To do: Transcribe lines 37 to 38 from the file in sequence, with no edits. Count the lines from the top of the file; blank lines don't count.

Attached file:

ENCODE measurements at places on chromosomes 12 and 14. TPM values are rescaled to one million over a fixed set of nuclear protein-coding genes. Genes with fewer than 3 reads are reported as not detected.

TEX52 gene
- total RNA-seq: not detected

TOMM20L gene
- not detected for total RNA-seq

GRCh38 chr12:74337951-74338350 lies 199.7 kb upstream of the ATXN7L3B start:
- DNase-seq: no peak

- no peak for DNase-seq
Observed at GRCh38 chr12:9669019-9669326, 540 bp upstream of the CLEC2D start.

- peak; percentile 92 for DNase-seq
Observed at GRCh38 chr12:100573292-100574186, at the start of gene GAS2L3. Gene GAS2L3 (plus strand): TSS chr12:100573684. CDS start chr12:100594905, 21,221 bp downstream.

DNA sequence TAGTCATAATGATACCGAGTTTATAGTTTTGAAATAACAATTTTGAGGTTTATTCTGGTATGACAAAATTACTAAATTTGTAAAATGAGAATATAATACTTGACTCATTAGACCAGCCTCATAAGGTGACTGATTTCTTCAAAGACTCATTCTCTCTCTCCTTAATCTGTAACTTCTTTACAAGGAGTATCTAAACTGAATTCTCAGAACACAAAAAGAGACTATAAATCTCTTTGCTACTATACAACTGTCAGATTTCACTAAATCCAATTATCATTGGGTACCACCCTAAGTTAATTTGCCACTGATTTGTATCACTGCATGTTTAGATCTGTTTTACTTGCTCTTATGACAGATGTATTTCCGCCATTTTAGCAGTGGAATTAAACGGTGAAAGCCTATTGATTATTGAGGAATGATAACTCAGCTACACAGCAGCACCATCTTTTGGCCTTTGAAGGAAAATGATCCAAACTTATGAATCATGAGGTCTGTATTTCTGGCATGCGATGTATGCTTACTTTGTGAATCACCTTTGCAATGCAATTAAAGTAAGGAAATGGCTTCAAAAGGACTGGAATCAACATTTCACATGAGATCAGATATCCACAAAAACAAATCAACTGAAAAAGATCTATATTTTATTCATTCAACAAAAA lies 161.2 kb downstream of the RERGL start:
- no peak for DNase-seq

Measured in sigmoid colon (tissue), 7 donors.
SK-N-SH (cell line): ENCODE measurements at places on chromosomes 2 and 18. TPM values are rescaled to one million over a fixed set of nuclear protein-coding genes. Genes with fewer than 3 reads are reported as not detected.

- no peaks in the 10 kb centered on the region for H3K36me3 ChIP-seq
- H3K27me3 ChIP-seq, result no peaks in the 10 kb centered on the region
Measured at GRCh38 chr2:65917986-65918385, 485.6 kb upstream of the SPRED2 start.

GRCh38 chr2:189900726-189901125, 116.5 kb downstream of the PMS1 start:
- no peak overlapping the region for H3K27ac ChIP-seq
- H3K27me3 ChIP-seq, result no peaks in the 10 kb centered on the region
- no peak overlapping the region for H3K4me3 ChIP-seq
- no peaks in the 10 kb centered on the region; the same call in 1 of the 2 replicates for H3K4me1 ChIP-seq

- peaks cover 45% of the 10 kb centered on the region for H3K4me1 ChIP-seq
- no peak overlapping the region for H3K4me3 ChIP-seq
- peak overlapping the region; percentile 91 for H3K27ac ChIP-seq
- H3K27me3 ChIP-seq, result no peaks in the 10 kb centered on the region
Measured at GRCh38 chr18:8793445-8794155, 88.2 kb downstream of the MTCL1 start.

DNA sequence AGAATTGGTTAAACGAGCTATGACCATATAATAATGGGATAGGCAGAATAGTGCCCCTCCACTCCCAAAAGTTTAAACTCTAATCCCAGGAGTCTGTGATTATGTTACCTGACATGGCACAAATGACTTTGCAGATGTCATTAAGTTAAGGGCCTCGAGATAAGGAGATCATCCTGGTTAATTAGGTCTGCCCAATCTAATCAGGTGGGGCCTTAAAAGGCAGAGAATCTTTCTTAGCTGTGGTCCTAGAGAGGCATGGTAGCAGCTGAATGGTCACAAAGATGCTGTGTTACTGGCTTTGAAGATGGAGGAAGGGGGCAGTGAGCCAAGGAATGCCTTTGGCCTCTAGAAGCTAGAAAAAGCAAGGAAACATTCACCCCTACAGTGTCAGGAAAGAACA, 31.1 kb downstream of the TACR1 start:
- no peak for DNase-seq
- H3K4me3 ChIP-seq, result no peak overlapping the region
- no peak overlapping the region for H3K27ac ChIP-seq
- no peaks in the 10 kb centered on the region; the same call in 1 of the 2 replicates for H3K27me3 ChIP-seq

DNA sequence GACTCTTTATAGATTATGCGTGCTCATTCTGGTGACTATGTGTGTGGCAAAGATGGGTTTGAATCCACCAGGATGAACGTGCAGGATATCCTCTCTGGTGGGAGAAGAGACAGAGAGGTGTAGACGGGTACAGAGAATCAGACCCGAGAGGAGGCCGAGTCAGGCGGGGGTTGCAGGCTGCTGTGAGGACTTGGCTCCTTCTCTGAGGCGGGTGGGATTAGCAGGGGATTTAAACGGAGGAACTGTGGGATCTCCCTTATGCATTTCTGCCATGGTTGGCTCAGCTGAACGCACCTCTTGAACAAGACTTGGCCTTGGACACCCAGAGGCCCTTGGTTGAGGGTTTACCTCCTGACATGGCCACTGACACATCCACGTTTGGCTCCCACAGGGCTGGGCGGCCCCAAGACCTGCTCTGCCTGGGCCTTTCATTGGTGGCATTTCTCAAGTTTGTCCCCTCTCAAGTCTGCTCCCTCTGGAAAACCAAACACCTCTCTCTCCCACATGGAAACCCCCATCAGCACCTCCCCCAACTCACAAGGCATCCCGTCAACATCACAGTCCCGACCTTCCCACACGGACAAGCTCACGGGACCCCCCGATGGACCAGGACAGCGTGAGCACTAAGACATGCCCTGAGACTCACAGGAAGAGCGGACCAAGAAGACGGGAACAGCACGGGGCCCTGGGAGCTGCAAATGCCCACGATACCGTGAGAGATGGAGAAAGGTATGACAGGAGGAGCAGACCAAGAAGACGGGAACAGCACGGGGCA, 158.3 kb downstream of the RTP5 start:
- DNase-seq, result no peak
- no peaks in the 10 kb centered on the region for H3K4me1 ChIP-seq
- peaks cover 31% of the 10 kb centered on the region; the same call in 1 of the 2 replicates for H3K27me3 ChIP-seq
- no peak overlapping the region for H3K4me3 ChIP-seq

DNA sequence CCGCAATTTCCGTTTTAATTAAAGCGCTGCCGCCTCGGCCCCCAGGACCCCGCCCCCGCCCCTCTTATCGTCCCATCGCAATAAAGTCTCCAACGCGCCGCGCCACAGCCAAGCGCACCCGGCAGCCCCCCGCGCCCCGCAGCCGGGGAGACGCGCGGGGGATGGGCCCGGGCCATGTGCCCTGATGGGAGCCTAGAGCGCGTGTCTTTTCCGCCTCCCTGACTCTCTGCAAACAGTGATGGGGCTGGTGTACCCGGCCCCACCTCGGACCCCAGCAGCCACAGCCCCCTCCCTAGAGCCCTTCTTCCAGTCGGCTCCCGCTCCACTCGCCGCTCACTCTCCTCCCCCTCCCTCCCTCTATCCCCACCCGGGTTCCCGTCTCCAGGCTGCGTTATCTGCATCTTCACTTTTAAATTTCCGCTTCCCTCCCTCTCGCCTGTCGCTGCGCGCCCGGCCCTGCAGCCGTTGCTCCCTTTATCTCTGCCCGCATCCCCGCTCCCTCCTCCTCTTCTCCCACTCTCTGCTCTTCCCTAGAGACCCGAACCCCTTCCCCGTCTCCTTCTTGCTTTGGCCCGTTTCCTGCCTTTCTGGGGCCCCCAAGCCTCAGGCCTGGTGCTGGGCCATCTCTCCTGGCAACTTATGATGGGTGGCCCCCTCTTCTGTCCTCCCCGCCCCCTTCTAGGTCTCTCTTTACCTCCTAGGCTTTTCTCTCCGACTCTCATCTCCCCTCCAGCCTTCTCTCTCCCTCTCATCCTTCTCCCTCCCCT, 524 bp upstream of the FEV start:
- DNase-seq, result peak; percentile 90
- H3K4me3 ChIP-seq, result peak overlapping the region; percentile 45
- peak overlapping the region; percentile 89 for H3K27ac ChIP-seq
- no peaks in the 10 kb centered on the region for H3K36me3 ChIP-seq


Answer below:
- peaks cover 31% of the 10 kb centered on the region; the same call in 1 of the 2 replicates for H3K27me3 ChIP-seq
- no peak overlapping the region for H3K4me3 ChIP-seq